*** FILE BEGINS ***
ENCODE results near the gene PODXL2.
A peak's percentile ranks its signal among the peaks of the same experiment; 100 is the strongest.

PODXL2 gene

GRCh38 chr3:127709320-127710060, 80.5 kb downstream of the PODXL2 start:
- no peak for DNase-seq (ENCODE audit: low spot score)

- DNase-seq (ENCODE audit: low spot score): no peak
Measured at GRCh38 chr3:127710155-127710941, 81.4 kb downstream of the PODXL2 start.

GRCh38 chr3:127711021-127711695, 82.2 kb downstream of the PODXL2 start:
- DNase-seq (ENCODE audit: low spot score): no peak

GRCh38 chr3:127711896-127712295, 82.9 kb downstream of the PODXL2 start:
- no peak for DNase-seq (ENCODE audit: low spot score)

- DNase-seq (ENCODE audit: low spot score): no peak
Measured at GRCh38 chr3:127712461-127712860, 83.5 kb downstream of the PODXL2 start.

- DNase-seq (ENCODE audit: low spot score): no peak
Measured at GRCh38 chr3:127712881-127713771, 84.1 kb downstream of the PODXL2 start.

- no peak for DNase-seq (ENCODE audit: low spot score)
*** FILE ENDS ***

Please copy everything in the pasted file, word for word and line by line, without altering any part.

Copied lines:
ENCODE results near the gene PODXL2.
A peak's percentile ranks its signal among the peaks of the same experiment; 100 is the strongest.

PODXL2 gene

GRCh38 chr3:127709320-127710060, 80.5 kb downstream of the PODXL2 start:
- no peak for DNase-seq (ENCODE audit: low spot score)

- DNase-seq (ENCODE audit: low spot score): no peak
Measured at GRCh38 chr3:127710155-127710941, 81.4 kb downstream of the PODXL2 start.

GRCh38 chr3:127711021-127711695, 82.2 kb downstream of the PODXL2 start:
- DNase-seq (ENCODE audit: low spot score): no peak

GRCh38 chr3:127711896-127712295, 82.9 kb downstream of the PODXL2 start:
- no peak for DNase-seq (ENCODE audit: low spot score)

- DNase-seq (ENCODE audit: low spot score): no peak
Measured at GRCh38 chr3:127712461-127712860, 83.5 kb downstream of the PODXL2 start.

- DNase-seq (ENCODE audit: low spot score): no peak
Measured at GRCh38 chr3:127712881-127713771, 84.1 kb downstream of the PODXL2 start.

- no peak for DNase-seq (ENCODE audit: low spot score)